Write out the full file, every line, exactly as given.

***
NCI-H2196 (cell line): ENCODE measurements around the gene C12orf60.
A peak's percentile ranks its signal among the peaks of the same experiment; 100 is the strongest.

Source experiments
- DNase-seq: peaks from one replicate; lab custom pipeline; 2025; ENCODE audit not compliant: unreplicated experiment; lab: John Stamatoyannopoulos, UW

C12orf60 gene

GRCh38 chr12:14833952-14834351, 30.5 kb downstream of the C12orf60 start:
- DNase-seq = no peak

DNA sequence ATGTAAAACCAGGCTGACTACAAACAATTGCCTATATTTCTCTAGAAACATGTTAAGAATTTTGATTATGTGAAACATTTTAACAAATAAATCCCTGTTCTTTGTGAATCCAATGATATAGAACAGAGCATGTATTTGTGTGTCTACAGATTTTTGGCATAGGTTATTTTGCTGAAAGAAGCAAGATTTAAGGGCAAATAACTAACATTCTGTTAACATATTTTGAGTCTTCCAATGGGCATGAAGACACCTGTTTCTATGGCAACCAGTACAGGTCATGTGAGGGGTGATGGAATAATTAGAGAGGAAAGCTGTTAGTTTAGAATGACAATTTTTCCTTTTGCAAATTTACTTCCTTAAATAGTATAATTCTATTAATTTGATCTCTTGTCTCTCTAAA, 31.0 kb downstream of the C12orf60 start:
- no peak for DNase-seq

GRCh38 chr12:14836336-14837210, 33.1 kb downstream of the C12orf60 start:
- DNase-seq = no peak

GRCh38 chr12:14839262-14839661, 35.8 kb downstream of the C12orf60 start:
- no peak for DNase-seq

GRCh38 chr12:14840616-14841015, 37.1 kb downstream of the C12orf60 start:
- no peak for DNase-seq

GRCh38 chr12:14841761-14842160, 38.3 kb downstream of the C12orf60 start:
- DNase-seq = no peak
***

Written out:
NCI-H2196 (cell line): ENCODE measurements around the gene C12orf60.
A peak's percentile ranks its signal among the peaks of the same experiment; 100 is the strongest.

Source experiments
- DNase-seq: peaks from one replicate; lab custom pipeline; 2025; ENCODE audit not compliant: unreplicated experiment; lab: John Stamatoyannopoulos, UW

C12orf60 gene

GRCh38 chr12:14833952-14834351, 30.5 kb downstream of the C12orf60 start:
- DNase-seq = no peak

DNA sequence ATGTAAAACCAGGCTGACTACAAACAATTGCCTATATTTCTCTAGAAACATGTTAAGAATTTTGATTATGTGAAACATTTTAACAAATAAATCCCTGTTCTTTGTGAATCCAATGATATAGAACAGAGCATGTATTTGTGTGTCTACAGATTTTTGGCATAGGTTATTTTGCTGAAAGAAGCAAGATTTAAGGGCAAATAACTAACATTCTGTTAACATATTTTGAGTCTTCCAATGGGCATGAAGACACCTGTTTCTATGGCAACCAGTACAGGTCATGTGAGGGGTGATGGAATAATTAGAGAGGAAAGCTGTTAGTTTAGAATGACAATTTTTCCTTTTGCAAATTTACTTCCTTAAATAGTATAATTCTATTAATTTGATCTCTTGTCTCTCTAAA, 31.0 kb downstream of the C12orf60 start:
- no peak for DNase-seq

GRCh38 chr12:14836336-14837210, 33.1 kb downstream of the C12orf60 start:
- DNase-seq = no peak

GRCh38 chr12:14839262-14839661, 35.8 kb downstream of the C12orf60 start:
- no peak for DNase-seq

GRCh38 chr12:14840616-14841015, 37.1 kb downstream of the C12orf60 start:
- no peak for DNase-seq

GRCh38 chr12:14841761-14842160, 38.3 kb downstream of the C12orf60 start:
- DNase-seq = no peak